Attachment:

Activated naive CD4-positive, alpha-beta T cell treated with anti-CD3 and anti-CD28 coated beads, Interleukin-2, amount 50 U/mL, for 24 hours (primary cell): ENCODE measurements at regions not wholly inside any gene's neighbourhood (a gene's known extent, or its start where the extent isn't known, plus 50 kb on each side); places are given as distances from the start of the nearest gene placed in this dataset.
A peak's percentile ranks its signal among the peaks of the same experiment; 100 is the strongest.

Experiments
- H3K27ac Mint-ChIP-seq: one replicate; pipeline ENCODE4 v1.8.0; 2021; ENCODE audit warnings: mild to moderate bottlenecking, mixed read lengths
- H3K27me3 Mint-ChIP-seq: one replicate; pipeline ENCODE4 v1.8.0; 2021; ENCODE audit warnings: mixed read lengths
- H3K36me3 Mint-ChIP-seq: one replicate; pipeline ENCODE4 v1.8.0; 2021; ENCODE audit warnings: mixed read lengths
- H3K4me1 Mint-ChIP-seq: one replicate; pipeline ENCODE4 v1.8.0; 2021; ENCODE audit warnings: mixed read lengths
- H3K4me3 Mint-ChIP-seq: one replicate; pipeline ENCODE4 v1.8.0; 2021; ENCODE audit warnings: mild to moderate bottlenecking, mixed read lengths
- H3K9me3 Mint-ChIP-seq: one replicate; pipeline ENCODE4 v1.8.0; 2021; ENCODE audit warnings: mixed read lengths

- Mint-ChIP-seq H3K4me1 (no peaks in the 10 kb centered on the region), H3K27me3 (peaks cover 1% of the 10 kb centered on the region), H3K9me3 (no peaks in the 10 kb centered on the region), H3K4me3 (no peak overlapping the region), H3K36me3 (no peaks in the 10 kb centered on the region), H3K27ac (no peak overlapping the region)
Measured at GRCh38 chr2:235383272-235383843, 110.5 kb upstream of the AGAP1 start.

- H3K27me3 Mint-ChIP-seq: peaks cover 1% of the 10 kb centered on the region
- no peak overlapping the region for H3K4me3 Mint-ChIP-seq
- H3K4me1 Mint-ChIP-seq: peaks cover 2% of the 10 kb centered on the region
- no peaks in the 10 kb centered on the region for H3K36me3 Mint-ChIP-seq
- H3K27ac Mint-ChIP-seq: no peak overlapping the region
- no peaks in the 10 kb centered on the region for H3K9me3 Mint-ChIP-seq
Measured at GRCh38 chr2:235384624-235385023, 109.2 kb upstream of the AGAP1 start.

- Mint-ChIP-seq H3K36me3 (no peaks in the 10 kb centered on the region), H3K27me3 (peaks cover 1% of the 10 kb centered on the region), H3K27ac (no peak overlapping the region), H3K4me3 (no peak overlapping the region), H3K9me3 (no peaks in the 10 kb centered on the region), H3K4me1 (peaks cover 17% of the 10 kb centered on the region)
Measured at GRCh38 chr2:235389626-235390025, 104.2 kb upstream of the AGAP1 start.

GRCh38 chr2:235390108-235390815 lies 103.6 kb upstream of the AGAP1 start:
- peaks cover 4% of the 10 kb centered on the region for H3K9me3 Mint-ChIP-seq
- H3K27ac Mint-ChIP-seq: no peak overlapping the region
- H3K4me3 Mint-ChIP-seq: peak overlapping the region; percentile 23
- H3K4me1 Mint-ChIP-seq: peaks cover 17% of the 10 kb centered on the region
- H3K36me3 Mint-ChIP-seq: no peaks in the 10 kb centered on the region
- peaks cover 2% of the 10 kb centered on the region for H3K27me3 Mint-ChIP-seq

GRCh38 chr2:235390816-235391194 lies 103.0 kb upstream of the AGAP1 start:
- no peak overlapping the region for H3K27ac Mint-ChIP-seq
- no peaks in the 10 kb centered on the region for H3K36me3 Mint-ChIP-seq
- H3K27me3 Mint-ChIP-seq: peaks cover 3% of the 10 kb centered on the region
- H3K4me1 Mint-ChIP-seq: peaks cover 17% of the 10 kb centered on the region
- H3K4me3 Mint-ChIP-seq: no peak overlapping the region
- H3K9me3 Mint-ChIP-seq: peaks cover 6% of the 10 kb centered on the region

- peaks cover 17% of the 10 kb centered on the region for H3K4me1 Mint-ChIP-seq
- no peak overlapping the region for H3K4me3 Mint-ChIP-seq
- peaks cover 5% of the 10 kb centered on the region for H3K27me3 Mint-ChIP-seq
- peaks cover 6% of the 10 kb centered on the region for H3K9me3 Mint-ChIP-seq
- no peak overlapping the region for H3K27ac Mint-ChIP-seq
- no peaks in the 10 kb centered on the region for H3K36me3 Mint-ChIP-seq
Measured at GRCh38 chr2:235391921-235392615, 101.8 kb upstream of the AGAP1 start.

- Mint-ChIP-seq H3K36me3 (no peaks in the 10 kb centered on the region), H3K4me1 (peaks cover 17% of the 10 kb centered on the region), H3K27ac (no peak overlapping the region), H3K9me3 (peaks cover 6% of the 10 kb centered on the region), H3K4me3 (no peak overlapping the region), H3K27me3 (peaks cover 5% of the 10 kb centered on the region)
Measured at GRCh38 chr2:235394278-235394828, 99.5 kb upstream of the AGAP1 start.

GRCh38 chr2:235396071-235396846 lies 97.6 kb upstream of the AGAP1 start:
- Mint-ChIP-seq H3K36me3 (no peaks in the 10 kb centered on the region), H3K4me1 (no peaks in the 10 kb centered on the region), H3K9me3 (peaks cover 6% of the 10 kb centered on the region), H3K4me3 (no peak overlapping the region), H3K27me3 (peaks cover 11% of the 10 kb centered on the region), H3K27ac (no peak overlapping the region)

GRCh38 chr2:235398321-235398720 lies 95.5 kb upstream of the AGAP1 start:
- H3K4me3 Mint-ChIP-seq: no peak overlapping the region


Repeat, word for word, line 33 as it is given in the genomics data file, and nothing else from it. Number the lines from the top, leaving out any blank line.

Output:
- H3K4me3 Mint-ChIP-seq: no peak overlapping the region